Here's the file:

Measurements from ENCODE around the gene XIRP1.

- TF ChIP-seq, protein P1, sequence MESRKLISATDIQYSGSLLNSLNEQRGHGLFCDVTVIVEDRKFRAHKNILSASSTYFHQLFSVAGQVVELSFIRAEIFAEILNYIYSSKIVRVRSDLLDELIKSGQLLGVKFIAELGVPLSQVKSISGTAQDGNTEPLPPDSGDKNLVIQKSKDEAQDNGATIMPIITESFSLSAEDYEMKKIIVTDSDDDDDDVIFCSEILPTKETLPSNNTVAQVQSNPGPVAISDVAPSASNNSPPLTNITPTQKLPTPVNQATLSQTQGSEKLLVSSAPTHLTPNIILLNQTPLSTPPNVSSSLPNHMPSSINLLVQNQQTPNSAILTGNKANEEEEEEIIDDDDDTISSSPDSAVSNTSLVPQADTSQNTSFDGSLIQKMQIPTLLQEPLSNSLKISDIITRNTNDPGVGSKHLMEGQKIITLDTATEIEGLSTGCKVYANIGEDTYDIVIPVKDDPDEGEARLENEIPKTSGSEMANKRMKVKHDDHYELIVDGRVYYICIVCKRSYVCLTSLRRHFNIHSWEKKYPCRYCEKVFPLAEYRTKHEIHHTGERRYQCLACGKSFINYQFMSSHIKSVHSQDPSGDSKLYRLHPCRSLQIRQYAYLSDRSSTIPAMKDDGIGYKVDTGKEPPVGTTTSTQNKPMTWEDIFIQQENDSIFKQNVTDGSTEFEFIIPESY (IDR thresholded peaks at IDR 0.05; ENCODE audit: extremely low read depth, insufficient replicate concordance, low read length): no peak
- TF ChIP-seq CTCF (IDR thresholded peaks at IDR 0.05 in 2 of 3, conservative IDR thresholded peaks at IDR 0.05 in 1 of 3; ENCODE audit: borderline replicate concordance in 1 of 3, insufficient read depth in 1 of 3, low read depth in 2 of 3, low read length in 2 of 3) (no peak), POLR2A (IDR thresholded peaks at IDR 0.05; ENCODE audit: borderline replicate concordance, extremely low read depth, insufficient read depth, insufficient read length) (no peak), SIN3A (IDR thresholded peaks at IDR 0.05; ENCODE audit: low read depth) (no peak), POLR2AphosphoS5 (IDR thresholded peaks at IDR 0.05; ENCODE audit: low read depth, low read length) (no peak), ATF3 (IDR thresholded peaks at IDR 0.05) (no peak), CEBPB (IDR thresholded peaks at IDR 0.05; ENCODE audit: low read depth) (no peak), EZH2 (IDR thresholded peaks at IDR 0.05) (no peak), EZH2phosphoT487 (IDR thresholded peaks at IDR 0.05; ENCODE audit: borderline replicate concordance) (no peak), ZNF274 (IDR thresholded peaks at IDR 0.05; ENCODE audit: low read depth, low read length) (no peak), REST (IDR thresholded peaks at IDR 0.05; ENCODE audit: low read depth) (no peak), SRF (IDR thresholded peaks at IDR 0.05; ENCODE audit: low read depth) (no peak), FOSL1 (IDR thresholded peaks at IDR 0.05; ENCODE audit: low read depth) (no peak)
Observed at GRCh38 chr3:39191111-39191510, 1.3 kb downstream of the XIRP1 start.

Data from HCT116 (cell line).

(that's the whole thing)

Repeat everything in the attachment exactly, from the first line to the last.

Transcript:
Measurements from ENCODE around the gene XIRP1.

- TF ChIP-seq, protein P1, sequence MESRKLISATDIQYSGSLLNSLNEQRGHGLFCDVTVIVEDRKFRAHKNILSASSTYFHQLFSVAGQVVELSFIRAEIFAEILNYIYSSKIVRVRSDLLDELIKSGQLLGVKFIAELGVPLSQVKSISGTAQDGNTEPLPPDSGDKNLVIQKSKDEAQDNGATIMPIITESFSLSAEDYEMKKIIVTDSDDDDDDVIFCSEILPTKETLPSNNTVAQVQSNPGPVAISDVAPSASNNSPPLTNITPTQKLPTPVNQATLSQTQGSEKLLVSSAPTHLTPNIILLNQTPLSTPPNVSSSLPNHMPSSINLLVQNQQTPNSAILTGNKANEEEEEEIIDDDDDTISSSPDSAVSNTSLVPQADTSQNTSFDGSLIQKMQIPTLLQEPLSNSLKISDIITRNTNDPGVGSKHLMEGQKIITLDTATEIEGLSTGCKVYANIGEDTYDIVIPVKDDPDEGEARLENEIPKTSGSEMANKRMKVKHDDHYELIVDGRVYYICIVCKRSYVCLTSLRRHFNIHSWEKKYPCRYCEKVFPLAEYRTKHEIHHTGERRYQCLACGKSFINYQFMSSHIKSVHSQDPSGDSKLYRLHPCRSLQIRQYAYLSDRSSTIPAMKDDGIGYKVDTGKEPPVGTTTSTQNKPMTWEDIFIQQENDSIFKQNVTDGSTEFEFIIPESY (IDR thresholded peaks at IDR 0.05; ENCODE audit: extremely low read depth, insufficient replicate concordance, low read length): no peak
- TF ChIP-seq CTCF (IDR thresholded peaks at IDR 0.05 in 2 of 3, conservative IDR thresholded peaks at IDR 0.05 in 1 of 3; ENCODE audit: borderline replicate concordance in 1 of 3, insufficient read depth in 1 of 3, low read depth in 2 of 3, low read length in 2 of 3) (no peak), POLR2A (IDR thresholded peaks at IDR 0.05; ENCODE audit: borderline replicate concordance, extremely low read depth, insufficient read depth, insufficient read length) (no peak), SIN3A (IDR thresholded peaks at IDR 0.05; ENCODE audit: low read depth) (no peak), POLR2AphosphoS5 (IDR thresholded peaks at IDR 0.05; ENCODE audit: low read depth, low read length) (no peak), ATF3 (IDR thresholded peaks at IDR 0.05) (no peak), CEBPB (IDR thresholded peaks at IDR 0.05; ENCODE audit: low read depth) (no peak), EZH2 (IDR thresholded peaks at IDR 0.05) (no peak), EZH2phosphoT487 (IDR thresholded peaks at IDR 0.05; ENCODE audit: borderline replicate concordance) (no peak), ZNF274 (IDR thresholded peaks at IDR 0.05; ENCODE audit: low read depth, low read length) (no peak), REST (IDR thresholded peaks at IDR 0.05; ENCODE audit: low read depth) (no peak), SRF (IDR thresholded peaks at IDR 0.05; ENCODE audit: low read depth) (no peak), FOSL1 (IDR thresholded peaks at IDR 0.05; ENCODE audit: low read depth) (no peak)
Observed at GRCh38 chr3:39191111-39191510, 1.3 kb downstream of the XIRP1 start.

Data from HCT116 (cell line).